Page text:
Amazon may appear to be a lucky exception, but in reality it built its scale via a combination of an initially narrow focus and a major investment in unique capabilities. Although Jeff Bezos chose the name Amazon as a nod to the world’s most voluminous river, with a vision of being Earth’s biggest store, he started by focusing on the inefficient supply chain of bookselling. From this base, Bezos invested in technology and operational capabilities that would provide a source of competitive advantage. Amazon’s website defined the standards for online shopping convenience, with innovations such as its patented one-click shopping feature. Unlike other startups, Amazon did not seek to outsource fulfillment, but instead sought to become the industry leader by continuously investing in and improving this critical capability. Not until 1999 — five years after the company was launched — did Bezos make the claim (publicly and audaciously, in a Time magazine article) that Amazon fulfillment centers were being designed to handle “Anything, with a capital A.”
Lessons in Focus
Amazon has gained scale through its success rather than seeking scale as the key to success. In doing so, it followed a path similar to that of Walmart, the dominant mass-market player of traditional retailing. As the world’s largest company, Walmart certainly benefits from scale economies, but it did not become the world leader because of a scale advantage. When Sam Walton opened his first Walmart in 1962, he had already spent 17 years learning about retail. His new chain built discount stores in smaller, underserved cities and towns in the southern United States. It took 30 years of steady growth for Walmart to pass the then-dominant discounters, Kmart in 1990 and Sears in 1992. Walmart’s revenues now total $419 billion, nearly 10 times the combined sales of those formerly dominant rivals, which now operate as the Sears Holdings Corporation after a survival merger in 2005.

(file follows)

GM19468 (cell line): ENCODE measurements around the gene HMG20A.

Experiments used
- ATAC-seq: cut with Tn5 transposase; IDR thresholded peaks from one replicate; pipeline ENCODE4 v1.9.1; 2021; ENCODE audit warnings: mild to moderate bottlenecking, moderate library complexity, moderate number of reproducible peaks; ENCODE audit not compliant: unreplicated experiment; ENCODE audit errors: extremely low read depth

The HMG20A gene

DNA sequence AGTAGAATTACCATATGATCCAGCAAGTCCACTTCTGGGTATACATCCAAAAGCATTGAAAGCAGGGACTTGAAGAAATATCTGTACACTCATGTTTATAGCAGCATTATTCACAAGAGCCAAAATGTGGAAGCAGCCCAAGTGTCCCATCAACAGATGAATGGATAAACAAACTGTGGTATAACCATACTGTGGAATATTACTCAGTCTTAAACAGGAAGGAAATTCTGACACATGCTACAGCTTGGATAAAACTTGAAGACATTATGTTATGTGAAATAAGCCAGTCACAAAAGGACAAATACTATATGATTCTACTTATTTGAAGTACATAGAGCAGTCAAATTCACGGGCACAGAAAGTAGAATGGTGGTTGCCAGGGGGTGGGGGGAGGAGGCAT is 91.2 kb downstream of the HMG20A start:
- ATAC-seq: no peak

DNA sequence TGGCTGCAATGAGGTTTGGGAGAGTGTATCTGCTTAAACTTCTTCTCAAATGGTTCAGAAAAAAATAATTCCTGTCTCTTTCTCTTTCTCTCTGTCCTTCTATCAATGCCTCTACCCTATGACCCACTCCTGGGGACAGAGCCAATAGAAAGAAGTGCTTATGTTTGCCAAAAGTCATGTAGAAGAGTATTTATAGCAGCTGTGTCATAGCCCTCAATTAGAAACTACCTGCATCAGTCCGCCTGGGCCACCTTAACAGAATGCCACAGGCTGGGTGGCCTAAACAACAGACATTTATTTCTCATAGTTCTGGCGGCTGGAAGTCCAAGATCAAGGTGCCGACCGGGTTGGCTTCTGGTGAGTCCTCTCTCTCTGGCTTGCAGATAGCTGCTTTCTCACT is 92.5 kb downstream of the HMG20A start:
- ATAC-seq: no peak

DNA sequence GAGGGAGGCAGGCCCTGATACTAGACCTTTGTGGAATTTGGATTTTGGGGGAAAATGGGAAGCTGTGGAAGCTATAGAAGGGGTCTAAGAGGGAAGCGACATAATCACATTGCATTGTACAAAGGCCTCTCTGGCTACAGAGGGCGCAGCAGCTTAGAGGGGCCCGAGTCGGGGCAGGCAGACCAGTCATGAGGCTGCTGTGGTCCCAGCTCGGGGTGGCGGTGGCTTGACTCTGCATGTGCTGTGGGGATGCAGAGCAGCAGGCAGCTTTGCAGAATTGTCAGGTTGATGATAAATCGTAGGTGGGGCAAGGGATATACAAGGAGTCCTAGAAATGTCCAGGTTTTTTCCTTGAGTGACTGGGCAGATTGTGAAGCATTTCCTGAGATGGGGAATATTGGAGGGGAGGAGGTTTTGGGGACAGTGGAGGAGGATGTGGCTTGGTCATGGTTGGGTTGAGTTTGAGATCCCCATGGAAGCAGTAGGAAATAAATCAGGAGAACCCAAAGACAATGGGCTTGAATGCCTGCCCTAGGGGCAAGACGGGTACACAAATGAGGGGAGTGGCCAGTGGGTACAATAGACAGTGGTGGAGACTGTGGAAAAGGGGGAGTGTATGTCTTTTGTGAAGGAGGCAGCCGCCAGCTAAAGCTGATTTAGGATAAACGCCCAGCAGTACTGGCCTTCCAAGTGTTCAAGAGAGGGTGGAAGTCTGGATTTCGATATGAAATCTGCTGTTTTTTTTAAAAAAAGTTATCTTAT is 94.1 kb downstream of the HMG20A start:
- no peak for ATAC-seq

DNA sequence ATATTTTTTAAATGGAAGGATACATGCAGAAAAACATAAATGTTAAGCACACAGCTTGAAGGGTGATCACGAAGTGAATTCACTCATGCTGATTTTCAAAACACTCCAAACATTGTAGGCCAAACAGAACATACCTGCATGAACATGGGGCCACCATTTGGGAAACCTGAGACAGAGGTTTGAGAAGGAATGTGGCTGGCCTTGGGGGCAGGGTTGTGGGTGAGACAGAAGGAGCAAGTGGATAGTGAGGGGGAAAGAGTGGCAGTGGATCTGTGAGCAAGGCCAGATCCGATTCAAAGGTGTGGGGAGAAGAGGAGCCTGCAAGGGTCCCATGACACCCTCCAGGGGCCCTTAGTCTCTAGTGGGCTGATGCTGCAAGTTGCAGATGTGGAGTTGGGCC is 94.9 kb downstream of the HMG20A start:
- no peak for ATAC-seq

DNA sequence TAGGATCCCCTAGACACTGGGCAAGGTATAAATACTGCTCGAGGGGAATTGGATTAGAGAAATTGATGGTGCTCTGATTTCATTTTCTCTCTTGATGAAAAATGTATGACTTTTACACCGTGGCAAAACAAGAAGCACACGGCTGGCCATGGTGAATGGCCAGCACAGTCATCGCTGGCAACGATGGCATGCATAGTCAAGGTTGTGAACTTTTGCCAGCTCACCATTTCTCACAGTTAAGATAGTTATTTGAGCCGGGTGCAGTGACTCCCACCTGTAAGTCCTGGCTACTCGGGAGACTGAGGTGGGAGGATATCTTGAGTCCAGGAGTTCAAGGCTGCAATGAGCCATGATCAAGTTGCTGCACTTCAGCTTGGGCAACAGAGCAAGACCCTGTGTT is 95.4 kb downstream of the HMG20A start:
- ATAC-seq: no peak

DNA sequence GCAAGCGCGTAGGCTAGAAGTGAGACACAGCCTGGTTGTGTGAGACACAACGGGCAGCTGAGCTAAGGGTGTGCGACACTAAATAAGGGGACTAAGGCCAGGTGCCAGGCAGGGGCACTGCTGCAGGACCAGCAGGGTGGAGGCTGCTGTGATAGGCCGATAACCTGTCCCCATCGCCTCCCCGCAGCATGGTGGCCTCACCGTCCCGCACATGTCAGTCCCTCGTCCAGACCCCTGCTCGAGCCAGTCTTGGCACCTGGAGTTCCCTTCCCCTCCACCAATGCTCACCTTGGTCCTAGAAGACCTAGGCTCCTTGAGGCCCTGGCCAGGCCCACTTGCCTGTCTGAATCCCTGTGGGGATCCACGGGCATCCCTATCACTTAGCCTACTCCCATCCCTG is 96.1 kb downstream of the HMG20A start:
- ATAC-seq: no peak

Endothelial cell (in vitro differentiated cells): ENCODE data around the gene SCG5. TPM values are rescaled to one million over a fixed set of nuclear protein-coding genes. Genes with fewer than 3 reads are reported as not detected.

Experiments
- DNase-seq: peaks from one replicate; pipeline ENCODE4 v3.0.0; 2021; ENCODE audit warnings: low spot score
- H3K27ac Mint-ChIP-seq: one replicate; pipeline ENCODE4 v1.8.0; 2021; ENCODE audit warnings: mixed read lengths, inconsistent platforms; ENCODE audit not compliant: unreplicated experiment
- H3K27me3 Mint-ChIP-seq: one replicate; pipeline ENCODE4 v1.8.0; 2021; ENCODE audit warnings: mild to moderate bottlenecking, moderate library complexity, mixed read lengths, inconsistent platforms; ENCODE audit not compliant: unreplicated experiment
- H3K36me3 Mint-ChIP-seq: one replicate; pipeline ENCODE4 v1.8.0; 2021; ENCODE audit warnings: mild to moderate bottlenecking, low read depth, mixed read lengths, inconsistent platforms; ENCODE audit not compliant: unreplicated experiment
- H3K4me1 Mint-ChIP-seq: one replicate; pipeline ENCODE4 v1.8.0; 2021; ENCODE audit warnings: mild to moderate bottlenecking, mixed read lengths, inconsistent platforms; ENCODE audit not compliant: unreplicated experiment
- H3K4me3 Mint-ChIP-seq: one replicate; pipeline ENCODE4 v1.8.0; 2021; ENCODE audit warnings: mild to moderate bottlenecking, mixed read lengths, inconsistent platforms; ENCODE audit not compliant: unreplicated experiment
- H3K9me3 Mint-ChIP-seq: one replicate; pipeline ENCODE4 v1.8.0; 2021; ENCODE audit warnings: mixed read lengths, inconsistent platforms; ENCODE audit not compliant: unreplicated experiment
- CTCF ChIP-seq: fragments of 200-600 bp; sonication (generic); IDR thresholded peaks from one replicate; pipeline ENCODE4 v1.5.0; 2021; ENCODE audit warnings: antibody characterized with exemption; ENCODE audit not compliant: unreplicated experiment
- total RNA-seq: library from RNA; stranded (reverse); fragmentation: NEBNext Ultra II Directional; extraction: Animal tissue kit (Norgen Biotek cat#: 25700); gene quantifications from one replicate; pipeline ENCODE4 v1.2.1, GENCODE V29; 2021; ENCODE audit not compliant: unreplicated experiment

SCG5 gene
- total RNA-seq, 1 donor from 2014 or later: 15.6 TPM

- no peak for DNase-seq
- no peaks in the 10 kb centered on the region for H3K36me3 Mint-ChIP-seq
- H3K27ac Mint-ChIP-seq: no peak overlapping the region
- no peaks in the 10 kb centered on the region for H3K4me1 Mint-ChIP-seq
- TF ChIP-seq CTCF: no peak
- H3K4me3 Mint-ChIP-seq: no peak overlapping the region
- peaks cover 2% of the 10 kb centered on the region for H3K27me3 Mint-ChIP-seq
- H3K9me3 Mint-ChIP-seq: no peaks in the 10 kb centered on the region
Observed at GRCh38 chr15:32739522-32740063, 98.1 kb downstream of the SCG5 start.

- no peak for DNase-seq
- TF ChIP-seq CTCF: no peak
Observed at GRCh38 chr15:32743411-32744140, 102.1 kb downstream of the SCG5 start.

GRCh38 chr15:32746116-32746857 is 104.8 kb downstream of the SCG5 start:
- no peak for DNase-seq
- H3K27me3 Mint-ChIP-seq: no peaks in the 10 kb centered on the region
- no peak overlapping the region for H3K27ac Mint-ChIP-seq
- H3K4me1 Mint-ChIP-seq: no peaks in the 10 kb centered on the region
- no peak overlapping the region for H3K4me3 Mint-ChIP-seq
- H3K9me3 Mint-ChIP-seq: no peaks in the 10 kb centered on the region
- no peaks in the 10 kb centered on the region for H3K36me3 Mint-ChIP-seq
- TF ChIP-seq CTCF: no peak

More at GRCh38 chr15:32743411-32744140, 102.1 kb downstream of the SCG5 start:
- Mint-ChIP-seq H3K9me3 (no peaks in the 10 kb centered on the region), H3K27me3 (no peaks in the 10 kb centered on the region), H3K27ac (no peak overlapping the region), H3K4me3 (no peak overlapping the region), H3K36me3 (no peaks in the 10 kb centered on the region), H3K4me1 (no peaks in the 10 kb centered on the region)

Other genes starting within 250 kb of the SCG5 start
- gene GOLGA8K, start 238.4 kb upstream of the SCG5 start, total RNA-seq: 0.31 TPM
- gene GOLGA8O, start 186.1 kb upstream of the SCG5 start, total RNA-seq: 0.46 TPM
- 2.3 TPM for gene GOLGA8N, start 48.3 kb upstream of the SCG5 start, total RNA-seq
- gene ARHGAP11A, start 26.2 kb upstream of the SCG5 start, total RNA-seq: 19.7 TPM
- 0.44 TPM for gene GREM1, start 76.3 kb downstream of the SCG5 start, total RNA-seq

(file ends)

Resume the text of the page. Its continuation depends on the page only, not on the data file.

Many of the recent success stories of the Internet demonstrate the value of focus over scale. Two of the best examples are Zappos.com Inc. and Quidsi Inc., both high-profile acquisitions by Amazon over the last two years. In 2009, Amazon closed a $1.2 billion acquisition of Zappos, its biggest deal ever. Zappos, founded in 1999, focuses on shoes, a tough category to sell on the Internet because customers want to try shoes on to ensure proper fit, and they often return them. So Zappos focused not only on shoes, but more importantly on building a set of capabilities to attract and retain loyal customers. (See “At Zappos, Culture Pays,” by Dick Richards, s+b, Autumn 2010.) Under the leadership of CEO Tony Hsieh, the company moved its headquarters to Las Vegas in 2004 because of difficulty finding good customer service staff in San Francisco. Las Vegas already had a large call-center industry and a 24-hour-a-day culture fitting for an online business. But Zappos also rewrote the rules of the typical call center to build a capability far different from the traditional mass market–focused model of other online retailers. Amazon tries to encourage customers to interact through the Web rather than the phone, whereas Zappos encourages members of its “customer loyalty team” to connect emotionally with the customer whenever possible. Team members are not measured on call productivity — that is, how quickly they can process a customer and get off the phone. Instead, company lore celebrates the record for the longest call with a single customer, now standing at around eight hours.
Zappos cares about cost — one of its 10 core values is “Do more with less.” But according to VP of Merchandising Steve Hill, “We price competitively, but we do not compete on cost. That’s not the way to attract loyal customers.” Zappos has nurtured those loyal customers to drive the growth of a $4.3 billion online shoe market — and come to dominate it. Amazon was losing the game in the category despite its industry leadership and the extensive shoe offering on its main store and through a separate website, Endless .com, which it launched in 2007. The Zappos focus on customer loyalty was trumping Amazon’s cost-based, mass-market model.